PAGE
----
OK, I've read Helena.....I have this growing impression that I am a particular, critical and fussy reader. My overall impression of the novel is that Waugh's cynical outlook on human nature (for which I feel his first disastrous marriage was to a large extent responsible) could not rise above itself and capture that dynamic optimism of a saint. When he writes of Helena in her saintly phase, towards the end of her life, it reads like something out of Butler's Lives. How does Helena go from world-weary diffidence to the fervour of her stay in Jerusalem? After all she was baptized only in old age. Psychologically it just doesn't tally.
Waugh is better at describing people whose minds and hearts are in the World, capital letter, but who are open just enough to acquire a faith that will see them, at least in the essentials, down on the straight path.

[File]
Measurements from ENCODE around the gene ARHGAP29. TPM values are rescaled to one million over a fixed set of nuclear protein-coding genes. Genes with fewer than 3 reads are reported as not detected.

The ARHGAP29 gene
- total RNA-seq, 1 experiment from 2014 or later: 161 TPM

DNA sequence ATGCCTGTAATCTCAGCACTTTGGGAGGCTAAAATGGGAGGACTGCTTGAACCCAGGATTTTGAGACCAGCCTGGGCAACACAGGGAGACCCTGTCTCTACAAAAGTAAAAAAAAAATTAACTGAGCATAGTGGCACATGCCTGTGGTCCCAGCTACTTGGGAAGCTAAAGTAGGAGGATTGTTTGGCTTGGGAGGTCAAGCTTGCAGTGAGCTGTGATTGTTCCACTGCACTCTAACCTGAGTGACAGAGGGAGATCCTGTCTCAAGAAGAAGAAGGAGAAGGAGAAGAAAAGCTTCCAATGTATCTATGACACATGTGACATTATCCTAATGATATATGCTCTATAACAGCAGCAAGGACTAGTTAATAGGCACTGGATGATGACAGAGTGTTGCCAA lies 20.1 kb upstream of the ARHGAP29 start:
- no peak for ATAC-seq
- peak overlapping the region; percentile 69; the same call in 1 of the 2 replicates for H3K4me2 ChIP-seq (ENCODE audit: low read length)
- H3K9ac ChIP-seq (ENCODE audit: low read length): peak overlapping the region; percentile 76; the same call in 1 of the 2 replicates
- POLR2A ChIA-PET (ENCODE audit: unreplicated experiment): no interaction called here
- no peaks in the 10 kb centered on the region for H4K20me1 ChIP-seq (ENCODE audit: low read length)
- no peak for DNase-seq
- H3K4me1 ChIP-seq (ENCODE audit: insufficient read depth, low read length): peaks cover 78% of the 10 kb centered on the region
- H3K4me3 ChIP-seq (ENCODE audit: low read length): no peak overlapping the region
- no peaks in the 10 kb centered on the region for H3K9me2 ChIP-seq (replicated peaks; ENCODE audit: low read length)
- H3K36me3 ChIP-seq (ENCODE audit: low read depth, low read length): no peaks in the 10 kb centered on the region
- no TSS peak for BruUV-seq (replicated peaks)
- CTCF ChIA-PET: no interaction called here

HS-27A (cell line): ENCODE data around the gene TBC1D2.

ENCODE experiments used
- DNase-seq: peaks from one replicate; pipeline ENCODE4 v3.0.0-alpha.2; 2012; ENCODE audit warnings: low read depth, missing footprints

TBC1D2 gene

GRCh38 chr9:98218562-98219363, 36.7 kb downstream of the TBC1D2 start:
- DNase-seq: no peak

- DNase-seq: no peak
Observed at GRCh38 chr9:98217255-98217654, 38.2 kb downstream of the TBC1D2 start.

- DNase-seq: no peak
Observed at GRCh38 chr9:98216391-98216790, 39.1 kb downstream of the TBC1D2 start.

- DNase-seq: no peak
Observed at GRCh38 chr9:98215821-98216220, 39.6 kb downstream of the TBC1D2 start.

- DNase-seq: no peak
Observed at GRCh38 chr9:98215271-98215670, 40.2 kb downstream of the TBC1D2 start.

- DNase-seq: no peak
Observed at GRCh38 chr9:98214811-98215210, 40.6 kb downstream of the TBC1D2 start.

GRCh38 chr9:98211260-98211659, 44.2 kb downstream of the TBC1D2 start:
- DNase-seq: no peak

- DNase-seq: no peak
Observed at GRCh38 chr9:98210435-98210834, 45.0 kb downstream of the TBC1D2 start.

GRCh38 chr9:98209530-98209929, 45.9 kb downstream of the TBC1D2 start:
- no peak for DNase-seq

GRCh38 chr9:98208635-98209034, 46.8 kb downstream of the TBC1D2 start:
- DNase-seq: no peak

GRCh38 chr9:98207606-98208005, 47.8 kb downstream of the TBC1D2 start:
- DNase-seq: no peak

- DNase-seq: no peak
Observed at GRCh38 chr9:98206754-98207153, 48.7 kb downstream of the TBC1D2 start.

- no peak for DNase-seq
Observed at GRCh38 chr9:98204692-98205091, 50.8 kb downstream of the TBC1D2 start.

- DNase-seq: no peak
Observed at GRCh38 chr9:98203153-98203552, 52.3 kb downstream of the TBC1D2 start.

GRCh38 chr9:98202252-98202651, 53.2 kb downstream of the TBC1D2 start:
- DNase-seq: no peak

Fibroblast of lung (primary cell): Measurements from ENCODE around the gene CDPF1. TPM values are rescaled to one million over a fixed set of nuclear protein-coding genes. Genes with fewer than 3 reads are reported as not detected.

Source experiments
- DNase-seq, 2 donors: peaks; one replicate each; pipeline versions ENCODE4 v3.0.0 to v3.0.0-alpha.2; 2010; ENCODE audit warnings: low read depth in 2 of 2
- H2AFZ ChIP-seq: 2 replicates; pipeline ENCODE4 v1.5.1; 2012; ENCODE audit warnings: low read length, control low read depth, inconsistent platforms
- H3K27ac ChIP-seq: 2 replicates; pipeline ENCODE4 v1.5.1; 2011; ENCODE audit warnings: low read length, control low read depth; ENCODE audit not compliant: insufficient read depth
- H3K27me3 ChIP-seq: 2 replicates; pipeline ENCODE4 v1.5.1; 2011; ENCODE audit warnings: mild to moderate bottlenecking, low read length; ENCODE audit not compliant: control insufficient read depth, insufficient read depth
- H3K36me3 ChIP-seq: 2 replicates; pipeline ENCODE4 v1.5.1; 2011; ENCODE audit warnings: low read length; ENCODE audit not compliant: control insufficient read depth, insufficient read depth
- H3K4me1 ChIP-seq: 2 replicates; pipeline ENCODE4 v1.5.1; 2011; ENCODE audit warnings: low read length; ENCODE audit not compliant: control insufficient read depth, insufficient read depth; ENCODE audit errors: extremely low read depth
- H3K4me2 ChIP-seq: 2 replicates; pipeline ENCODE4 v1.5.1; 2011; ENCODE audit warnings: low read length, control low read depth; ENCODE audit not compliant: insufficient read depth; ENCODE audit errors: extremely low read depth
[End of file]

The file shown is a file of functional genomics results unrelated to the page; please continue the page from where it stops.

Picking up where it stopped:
Sorry for this load of cold water. Waugh does a brilliant job of Fausta, and the faults of Constantine were as he described them, though on the other hand there was, under all that calculation, a sincerity that seemed to grow with time. I think he was a complex individual, and his ambiguous position made him more so. His murder of Fausta and Crispus created a huge stir and I think he really regretted it, and not just politically either. Was all his churchbuilding just for personal glory, or was he trying to give the Church everything he could, since he could not bring himself to give what was really required?
Anyhow thanks for putting me on it. A very interesting read.